Houses in Italy are selling for as little as one euro, thanks to a new initiative started by several Italian municipalities.
The 1 Euro House Project hopes to revitalise particular areas of the country and stem the rate of residents moving away.
Sambuca di Sicilia, a municipality in the region of Sicily, has seen incredible success from the initiative, with approximately 16 dwellings being purchased since the scheme was announced in 2019.
Since then, Sambuca has attracted reporters and foreign buyers looking for a bargain home.
Though the reasons behind Sambuca’s huge popularity in comparison to other unpopulated towns involved in the scheme are unknown, the area has hopes to replicate its initial success.
A second batch of abandoned homes have been put on the market for a symbolic two euros (AUD $3.20).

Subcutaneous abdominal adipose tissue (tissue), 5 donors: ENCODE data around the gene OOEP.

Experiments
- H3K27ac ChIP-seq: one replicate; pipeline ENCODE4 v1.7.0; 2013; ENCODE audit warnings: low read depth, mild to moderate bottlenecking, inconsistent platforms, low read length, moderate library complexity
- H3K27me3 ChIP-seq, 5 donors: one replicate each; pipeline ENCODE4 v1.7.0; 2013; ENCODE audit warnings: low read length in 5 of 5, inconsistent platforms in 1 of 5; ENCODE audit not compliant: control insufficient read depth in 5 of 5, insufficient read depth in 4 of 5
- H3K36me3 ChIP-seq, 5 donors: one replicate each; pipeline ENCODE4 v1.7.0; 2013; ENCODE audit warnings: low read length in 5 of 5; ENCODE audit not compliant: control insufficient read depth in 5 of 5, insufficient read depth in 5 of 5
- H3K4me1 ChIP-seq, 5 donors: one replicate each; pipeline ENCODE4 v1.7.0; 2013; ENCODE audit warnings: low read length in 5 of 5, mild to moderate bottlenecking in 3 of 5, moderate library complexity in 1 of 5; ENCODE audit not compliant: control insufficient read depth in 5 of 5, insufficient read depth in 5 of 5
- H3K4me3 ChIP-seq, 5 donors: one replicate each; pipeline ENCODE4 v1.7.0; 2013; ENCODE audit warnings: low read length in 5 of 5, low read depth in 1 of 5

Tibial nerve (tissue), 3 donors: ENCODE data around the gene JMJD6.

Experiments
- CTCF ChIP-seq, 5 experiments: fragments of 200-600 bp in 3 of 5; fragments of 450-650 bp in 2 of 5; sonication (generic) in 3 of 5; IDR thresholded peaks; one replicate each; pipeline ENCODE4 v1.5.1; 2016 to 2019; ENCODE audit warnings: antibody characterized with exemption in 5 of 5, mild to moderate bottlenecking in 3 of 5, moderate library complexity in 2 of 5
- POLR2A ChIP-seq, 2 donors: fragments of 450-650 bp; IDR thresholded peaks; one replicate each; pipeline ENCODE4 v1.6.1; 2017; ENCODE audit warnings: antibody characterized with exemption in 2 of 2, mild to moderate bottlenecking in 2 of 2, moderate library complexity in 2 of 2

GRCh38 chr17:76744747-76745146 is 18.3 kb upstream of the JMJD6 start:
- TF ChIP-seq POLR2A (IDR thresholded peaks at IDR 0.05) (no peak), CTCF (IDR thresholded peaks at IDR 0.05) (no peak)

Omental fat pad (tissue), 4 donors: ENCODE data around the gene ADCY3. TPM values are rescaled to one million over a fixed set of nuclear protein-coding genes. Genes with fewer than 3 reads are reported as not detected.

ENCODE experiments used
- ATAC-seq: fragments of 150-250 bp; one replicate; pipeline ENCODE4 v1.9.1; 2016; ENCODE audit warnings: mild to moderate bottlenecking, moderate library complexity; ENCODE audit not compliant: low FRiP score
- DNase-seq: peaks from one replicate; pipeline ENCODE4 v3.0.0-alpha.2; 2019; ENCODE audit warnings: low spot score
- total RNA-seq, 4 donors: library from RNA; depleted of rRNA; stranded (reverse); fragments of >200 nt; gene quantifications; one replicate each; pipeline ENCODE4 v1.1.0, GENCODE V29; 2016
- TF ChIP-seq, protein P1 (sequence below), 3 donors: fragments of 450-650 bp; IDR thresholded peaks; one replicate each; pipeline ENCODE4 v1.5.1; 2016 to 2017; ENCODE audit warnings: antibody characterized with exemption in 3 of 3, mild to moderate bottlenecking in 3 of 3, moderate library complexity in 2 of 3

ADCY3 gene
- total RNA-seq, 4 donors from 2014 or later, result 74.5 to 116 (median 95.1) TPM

Since the 2019 scheme, local authorities have continued to receive requests from foreigners interested in buying a bargain property. In response to the continued interest, they have decided to sell about 20 abandoned buildings, many of which are adjacent houses, giving buyers an opportunity to buy more than one and knock them through.
The chosen properties are all within the old “Saracen” neighbourhood, which were abandoned after a catastrophic earthquake devastated the area in 1968.
The homes will be going to auction at a starting price of two euros and will be sold to the highest bidder.
Most of the homes are in need of repairs, while others are still filled with forgotten items and broken furniture.
Any who are interested in partaking can complete and submit an application – available from the town’s website – until November 5, with the public auction likely to take place several weeks later.
In 2019, the homes sold for prices ranging from one euro to €25,000 (approximately $40,000 AUD).
However, most went for somewhere between €5000 and €10,000 (AUD $8000 to $16,000).
Image: irusya_busya / Instagram
This article originally appeared on Over60.